An ongoing investigation by the Federal Trade Commission into anti-trust and privacy complaints, as well as the debate over the Google Books settlement, are some of the issues right here at home.
Even the normally polite and friendly Canada -- Canada! -- is looking in to privacy complaints in the wake of Google's release of its new social media product, Buzz.
And after capitulating with the Chinese government to censor search results there, Google found itself the target of international espionage by Chinese hackers possibly with the support or consent of said government.
But European Union regulators and national governments have become some of Google's harshest critics, particularly on the privacy and anti-trust issues.
The latest EU missive from Brussels, Belgium has European officials asking the company to notify localities in the regional press when its Street View cameras will be rolling through town taking pictures.
They have also asked that Google not keep images longer than six months. Google currently keeps raw images up to a year, though after criticism from the EU and others it blurs out details like faces and licenses plates in images available to the public.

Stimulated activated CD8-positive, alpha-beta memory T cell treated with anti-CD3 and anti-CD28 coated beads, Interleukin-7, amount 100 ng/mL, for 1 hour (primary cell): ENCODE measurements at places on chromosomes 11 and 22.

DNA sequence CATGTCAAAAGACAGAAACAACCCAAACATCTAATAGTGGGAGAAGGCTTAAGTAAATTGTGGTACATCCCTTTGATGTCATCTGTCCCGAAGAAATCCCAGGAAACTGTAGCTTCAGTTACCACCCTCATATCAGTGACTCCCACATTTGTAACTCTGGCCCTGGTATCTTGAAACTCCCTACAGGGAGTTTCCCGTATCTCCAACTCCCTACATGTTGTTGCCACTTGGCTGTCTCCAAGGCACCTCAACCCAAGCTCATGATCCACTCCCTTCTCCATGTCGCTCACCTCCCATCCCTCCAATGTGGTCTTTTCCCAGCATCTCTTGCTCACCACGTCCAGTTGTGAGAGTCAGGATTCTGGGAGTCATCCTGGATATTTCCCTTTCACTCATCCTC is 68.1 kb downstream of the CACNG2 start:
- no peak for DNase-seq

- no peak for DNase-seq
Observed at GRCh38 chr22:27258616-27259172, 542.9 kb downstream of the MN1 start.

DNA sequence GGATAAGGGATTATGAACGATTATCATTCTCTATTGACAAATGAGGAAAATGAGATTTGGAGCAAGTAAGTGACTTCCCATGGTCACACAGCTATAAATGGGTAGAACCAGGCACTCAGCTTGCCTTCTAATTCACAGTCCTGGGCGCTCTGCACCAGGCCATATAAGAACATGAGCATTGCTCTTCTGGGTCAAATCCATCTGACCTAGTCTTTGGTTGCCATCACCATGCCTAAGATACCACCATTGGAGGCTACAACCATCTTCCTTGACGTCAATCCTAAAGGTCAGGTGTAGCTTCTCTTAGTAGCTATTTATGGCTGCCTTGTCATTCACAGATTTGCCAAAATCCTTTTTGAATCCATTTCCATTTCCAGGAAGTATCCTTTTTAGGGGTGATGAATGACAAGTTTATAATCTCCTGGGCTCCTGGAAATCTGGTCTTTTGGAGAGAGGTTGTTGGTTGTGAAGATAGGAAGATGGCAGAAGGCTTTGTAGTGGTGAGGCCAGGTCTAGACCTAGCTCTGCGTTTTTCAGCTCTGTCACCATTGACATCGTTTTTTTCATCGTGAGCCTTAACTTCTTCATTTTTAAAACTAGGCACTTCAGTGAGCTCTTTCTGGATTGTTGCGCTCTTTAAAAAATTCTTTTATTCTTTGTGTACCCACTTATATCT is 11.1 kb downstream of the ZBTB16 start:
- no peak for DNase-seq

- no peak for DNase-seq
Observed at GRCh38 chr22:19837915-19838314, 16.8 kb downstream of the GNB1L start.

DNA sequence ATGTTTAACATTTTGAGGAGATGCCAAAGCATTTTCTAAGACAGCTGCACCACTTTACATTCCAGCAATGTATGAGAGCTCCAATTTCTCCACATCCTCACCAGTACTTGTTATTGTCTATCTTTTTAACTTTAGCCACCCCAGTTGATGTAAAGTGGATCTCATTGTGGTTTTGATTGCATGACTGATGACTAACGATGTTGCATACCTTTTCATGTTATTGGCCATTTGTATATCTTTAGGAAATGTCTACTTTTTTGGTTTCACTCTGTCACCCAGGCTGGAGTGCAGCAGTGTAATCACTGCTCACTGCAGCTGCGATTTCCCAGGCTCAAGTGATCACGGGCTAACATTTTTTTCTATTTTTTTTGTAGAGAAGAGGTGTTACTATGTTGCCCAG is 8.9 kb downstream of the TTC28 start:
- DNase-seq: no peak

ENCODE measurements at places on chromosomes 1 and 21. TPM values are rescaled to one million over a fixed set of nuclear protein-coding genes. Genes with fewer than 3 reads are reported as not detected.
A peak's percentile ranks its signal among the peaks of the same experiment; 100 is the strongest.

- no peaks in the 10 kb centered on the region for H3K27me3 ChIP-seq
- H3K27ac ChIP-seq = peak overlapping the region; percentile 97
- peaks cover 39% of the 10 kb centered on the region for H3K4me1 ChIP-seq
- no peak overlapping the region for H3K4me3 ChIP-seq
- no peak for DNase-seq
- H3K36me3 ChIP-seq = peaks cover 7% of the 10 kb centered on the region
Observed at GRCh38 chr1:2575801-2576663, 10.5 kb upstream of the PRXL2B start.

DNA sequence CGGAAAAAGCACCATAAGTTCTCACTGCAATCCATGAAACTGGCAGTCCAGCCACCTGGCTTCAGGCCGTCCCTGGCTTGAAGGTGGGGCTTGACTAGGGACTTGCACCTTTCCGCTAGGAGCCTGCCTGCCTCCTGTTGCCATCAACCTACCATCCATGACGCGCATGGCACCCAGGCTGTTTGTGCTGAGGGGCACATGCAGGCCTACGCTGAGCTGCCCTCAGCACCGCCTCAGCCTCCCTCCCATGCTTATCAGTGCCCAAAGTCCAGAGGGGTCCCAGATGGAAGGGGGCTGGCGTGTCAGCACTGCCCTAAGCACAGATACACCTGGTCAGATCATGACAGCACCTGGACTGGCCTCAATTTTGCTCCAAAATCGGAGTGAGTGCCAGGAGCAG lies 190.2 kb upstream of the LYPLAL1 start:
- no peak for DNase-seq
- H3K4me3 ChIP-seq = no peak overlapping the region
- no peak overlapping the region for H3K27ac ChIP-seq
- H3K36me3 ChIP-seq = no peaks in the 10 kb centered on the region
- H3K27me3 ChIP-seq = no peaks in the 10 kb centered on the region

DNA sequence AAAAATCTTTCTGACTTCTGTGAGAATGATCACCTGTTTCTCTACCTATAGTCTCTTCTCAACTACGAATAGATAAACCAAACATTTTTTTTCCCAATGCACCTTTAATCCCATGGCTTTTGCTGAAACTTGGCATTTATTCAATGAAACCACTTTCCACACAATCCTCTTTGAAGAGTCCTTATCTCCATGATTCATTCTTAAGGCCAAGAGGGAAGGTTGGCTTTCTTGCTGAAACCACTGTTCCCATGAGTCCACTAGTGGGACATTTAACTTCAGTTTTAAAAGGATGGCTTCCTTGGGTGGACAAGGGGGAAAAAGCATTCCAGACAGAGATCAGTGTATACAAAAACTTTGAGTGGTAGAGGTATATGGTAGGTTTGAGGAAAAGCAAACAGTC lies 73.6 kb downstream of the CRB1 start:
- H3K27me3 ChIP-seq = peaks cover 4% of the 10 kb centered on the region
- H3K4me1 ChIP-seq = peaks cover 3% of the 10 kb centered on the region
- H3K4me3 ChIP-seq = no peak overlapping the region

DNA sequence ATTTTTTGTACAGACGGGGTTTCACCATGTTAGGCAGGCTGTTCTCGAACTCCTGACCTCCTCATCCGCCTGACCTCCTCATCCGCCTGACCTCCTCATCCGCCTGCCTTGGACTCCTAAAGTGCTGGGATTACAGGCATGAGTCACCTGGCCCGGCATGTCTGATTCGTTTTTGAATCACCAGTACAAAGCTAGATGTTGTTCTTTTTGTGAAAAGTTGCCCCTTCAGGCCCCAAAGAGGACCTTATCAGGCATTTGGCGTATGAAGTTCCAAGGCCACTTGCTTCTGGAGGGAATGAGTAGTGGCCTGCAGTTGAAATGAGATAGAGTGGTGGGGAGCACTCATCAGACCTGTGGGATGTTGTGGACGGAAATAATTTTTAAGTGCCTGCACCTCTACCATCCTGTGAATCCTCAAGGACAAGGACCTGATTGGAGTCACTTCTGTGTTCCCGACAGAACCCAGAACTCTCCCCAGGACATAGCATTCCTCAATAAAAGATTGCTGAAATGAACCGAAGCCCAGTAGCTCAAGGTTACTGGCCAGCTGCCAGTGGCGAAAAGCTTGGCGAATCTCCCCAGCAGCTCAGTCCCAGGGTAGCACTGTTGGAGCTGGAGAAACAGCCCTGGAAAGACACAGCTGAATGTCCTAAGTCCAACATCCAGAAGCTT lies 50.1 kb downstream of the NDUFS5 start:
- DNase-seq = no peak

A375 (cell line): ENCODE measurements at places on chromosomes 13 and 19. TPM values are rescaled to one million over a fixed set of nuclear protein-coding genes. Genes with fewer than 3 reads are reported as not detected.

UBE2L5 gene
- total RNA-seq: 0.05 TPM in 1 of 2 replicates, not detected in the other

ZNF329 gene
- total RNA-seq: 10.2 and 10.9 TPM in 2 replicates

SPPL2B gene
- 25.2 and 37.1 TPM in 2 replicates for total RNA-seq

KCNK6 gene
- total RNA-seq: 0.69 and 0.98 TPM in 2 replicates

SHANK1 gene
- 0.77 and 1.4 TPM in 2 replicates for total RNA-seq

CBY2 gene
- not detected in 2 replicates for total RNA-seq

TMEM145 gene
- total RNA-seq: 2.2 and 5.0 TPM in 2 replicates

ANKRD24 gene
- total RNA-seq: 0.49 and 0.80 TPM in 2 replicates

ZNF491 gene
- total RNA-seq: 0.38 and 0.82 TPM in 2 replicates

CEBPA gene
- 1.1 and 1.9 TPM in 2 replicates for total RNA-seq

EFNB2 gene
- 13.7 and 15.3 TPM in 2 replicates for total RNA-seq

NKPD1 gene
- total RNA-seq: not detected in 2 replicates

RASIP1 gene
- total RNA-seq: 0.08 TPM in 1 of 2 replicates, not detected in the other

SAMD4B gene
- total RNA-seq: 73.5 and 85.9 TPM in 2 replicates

Goole is resisting the requested changes, saying that they need the raw images in order to improve the existing privacy safeguards and service for its users.
In reality, however, it's another example of how working in the relative vacuum of corporate secrecy and a culture that encourages employees to spend most of their time at the office, Google seems to struggle to keep in touch with the concerns of non-Googlers around the world.
Jackson West uses Google products every day, but not without some worry and concern.